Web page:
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What is an Ethical Investment? Transform Lives with your Money

What is an Ethical Investment? Transform Lives with your Money
16 February 2021

Investing for Impact

By opening a Share Account with us, you are investing in withdrawable shares: £1 is equal to one share. We pool your investment and use these funds to make loans to organisations of farmers and craftspeople as well as some fair trade buyers. The loans typically fund seeds, plants, materials, crops, equipment or finished goods. Once the crops or crafts are sold, the organisation repays Shared Interest the capital plus a fair rate of interest. The funds can then be recycled and lent out again, although the investment will always show on your account.

As a member, you will have a democratic say in our social aims and future success, with an opportunity to attend our AGM and member events. We will keep you informed with regular statements detailing your investment and a quarterly member magazine. You can also choose how you would like to receive these by post or email. Our secure Member Portal also enables you to keep up to date with your Share Account online.

Making Your Money Matter

Globally, nearly 570 million households depend on smallholder farming for their livelihoods. It is estimated that smallholder farmers produce about 35 per cent of the world’s food. However, they often experience food insecurity and financial exclusion, which leave them unable to invest in their farms and increase their productivity and incomes.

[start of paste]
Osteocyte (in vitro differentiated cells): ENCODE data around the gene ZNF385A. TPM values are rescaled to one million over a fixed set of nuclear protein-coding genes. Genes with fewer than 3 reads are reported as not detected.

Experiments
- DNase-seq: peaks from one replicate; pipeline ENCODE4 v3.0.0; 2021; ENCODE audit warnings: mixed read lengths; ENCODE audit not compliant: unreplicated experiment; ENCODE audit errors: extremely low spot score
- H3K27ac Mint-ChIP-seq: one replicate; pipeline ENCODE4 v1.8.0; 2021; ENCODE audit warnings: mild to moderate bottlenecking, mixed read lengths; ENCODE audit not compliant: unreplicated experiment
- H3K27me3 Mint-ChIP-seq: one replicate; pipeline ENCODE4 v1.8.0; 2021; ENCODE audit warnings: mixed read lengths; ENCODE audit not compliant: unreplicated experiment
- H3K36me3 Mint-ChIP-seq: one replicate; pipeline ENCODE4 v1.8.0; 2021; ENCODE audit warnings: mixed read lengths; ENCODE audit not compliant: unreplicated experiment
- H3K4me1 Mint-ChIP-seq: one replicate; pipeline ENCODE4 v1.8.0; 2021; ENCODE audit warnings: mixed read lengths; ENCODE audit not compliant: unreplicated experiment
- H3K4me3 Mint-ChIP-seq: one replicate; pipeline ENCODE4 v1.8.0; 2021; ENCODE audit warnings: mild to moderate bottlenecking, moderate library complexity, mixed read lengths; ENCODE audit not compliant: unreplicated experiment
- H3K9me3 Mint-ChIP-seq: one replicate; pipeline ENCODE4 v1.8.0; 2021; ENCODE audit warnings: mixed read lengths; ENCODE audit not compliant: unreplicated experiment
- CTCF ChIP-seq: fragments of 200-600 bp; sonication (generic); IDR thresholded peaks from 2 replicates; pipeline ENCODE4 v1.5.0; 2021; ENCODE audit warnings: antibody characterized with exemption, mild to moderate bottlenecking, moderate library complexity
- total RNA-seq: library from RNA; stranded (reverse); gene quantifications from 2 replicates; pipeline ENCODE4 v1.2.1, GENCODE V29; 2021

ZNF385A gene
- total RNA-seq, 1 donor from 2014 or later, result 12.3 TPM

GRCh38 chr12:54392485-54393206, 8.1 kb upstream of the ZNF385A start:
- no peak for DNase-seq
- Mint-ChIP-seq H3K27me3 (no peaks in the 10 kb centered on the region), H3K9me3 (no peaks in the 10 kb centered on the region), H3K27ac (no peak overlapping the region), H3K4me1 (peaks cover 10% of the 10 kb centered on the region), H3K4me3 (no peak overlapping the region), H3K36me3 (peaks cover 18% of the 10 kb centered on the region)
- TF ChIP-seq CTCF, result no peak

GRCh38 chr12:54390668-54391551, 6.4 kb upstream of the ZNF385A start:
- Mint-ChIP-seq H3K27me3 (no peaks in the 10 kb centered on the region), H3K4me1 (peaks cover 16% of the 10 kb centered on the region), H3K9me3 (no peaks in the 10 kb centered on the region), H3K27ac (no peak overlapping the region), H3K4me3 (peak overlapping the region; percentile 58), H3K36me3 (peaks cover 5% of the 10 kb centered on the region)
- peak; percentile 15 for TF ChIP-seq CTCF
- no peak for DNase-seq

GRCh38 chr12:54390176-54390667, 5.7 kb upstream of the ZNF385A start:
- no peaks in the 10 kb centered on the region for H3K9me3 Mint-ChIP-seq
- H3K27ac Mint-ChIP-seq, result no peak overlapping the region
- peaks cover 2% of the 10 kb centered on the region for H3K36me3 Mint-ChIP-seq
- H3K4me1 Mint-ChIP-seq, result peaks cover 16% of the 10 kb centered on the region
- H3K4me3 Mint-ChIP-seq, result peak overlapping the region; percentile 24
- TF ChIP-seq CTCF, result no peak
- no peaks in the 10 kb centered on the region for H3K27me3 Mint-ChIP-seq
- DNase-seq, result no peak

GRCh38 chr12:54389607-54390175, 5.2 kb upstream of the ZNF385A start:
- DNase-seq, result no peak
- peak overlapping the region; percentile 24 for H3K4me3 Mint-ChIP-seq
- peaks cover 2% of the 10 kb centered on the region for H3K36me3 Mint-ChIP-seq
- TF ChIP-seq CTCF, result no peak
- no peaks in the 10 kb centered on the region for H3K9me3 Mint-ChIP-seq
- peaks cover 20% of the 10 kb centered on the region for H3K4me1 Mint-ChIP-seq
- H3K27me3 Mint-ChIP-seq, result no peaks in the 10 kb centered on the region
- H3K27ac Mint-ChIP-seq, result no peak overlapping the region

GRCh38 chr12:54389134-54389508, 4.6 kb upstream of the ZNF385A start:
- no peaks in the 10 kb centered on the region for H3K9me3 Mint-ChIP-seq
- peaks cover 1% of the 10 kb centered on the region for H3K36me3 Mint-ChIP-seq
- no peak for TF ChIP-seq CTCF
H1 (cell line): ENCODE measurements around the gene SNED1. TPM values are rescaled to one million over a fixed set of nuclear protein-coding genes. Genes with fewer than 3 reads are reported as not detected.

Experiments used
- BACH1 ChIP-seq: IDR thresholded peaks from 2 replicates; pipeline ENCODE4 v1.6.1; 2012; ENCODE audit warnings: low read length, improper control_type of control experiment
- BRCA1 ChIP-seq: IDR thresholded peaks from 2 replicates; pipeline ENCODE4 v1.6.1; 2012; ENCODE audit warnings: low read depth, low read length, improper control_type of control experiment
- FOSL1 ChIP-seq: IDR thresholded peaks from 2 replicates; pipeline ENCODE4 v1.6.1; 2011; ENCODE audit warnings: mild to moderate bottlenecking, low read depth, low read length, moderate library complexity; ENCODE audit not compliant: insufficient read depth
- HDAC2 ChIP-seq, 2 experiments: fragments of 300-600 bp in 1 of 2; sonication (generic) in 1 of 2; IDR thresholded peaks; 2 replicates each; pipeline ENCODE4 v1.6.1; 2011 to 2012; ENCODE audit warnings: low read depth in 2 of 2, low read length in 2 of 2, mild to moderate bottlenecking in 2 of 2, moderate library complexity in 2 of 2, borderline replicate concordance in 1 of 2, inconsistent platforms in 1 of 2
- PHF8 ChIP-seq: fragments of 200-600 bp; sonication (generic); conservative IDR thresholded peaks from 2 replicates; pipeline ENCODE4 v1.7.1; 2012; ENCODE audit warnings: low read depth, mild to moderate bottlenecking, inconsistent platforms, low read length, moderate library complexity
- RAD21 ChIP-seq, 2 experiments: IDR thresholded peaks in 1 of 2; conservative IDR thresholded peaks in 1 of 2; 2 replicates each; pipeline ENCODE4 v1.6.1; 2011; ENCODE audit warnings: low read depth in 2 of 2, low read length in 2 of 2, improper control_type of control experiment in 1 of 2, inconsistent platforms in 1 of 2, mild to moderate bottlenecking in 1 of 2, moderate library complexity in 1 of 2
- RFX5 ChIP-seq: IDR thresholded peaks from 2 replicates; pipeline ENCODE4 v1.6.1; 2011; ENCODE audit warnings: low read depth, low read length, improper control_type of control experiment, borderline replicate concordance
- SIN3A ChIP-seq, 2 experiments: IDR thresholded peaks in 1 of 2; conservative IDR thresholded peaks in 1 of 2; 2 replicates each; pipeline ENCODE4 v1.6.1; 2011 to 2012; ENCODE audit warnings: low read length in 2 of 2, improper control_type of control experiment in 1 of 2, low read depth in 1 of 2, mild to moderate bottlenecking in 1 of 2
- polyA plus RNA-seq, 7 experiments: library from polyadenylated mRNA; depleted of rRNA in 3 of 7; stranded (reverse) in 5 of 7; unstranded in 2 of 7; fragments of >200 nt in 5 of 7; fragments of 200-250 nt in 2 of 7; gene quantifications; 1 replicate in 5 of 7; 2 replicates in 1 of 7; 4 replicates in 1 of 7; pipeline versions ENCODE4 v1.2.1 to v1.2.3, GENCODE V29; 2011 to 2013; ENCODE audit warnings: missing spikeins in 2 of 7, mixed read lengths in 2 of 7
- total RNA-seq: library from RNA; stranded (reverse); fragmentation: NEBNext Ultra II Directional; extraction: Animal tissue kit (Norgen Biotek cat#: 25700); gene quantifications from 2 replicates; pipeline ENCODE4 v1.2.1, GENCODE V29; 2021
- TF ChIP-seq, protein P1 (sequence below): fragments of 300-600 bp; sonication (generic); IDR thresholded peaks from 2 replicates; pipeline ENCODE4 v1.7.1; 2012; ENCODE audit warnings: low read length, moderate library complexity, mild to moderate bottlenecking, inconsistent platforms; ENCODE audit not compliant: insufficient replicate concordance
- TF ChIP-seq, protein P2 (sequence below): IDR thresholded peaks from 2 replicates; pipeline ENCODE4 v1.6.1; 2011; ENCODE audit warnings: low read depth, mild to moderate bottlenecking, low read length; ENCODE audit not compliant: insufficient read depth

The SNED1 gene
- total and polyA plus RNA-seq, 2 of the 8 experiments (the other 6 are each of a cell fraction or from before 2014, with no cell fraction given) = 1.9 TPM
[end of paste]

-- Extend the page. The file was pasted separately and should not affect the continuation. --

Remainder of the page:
Shared Interest provides finance and works in parts of the world where other lenders are less keen to operate. We focus on reaching small farming and handcraft groups in disadvantaged areas, and we know that 70% of our customers have no other source of financial support.

The businesses we support range from small producer organisations to large scale coffee and cocoa co-operatives. We offer a variety of lending options that enable our customers to finance orders, access working capital, purchase essential machinery and infrastructure, and make advance payments to farmers and artisans.

Last year, we made payments totalling £49.2 million to 173 organisations in 45 countries. The entire Shared Interest team helps make this possible, including our amazing investors and volunteers. 

The Benefits of a Shared Interest Investment

  • Help farmers adapt and respond to threats of climate change.
  • Create employment opportunities for young people.
  • Empower women with access to training, resources and income generating activities.
  • Enable farming co-operatives to grow and support thousands more people.

Why do we lend to buyer organisations?

We are also one of the few social lenders to provide credit facilities to buyer organisations in the Northern Hemisphere.

In line with the Fair Trade Principles, buyers are required to provide producers with a 50% payment on placing an order. This can put financial pressure on the buyer’s cash flow. Shared Interest helps fill this gap by sending money to producers on their behalf.

Our finance to buyers also allows them to pay farmers and artisans upfront, so that they in turn can buy the things they need to sustain their business, like seeds or materials.